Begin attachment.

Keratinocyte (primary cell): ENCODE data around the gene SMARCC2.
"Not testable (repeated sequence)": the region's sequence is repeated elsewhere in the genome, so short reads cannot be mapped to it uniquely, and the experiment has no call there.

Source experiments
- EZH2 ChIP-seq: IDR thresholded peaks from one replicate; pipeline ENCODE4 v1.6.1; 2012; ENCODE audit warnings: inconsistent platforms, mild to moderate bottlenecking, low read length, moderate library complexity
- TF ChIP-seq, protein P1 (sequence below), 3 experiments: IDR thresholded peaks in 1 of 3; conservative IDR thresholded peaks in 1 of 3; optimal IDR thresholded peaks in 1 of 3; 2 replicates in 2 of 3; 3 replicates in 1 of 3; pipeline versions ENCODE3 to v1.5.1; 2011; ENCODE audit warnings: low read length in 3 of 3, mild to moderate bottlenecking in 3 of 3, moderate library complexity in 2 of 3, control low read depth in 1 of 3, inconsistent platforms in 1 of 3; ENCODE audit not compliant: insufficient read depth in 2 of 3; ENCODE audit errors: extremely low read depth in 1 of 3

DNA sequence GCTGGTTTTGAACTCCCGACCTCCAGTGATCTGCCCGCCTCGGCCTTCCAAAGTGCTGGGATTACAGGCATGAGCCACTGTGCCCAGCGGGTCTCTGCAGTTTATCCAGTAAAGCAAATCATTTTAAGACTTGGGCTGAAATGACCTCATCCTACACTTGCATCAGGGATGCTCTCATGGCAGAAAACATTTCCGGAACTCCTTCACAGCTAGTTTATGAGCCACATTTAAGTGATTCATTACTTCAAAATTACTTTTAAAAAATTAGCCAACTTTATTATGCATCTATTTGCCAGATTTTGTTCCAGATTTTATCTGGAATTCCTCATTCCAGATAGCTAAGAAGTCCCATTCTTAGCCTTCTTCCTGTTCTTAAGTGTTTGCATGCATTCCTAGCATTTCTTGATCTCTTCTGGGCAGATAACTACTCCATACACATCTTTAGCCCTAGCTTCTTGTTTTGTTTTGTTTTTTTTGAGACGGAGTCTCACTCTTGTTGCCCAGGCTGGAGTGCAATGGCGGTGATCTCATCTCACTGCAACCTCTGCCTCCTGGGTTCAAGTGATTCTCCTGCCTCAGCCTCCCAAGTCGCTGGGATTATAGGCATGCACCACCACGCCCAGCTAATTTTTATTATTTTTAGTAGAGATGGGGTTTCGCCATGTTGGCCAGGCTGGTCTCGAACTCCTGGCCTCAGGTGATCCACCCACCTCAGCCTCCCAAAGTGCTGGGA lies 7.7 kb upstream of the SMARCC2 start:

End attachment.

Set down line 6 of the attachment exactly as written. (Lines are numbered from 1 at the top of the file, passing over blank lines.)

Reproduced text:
DNA sequence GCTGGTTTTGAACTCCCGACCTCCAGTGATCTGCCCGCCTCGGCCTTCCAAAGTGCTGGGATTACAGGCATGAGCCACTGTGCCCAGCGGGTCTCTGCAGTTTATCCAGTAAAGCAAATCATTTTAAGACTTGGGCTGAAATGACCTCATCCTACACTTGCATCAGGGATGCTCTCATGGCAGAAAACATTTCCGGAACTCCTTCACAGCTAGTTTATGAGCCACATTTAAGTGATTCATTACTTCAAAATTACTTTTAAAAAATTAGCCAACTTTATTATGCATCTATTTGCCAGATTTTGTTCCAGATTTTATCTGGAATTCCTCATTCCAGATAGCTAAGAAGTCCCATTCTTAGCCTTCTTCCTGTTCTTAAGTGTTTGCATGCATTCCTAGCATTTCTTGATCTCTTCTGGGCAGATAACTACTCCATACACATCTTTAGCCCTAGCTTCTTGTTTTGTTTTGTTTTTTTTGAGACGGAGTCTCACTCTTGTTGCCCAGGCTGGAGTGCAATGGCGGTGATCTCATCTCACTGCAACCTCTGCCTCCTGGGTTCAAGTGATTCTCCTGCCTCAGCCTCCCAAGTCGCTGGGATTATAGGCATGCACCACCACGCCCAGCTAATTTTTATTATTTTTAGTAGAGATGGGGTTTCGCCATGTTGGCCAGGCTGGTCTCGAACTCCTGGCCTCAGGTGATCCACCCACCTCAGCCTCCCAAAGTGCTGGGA lies 7.7 kb upstream of the SMARCC2 start: